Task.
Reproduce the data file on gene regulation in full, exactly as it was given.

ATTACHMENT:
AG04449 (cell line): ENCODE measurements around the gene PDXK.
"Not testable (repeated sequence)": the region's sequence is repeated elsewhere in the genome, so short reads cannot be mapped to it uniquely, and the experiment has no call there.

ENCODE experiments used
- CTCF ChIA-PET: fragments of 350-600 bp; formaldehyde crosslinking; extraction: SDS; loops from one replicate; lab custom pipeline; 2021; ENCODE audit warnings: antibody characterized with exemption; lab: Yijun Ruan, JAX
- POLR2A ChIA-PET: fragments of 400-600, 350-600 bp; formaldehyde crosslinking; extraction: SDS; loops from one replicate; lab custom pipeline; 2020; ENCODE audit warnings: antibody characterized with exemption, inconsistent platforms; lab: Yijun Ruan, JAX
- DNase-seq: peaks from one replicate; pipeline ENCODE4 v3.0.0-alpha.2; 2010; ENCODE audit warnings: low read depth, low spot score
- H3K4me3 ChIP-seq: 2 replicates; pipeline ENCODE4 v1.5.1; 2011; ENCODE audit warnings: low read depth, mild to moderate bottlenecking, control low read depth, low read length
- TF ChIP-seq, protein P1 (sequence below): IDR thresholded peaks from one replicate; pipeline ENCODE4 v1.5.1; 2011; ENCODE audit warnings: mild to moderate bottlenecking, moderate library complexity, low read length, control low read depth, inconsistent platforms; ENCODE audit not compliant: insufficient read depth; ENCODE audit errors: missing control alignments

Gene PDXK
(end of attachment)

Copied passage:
AG04449 (cell line): ENCODE measurements around the gene PDXK.
"Not testable (repeated sequence)": the region's sequence is repeated elsewhere in the genome, so short reads cannot be mapped to it uniquely, and the experiment has no call there.

ENCODE experiments used
- CTCF ChIA-PET: fragments of 350-600 bp; formaldehyde crosslinking; extraction: SDS; loops from one replicate; lab custom pipeline; 2021; ENCODE audit warnings: antibody characterized with exemption; lab: Yijun Ruan, JAX
- POLR2A ChIA-PET: fragments of 400-600, 350-600 bp; formaldehyde crosslinking; extraction: SDS; loops from one replicate; lab custom pipeline; 2020; ENCODE audit warnings: antibody characterized with exemption, inconsistent platforms; lab: Yijun Ruan, JAX
- DNase-seq: peaks from one replicate; pipeline ENCODE4 v3.0.0-alpha.2; 2010; ENCODE audit warnings: low read depth, low spot score
- H3K4me3 ChIP-seq: 2 replicates; pipeline ENCODE4 v1.5.1; 2011; ENCODE audit warnings: low read depth, mild to moderate bottlenecking, control low read depth, low read length
- TF ChIP-seq, protein P1 (sequence below): IDR thresholded peaks from one replicate; pipeline ENCODE4 v1.5.1; 2011; ENCODE audit warnings: mild to moderate bottlenecking, moderate library complexity, low read length, control low read depth, inconsistent platforms; ENCODE audit not compliant: insufficient read depth; ENCODE audit errors: missing control alignments

Gene PDXK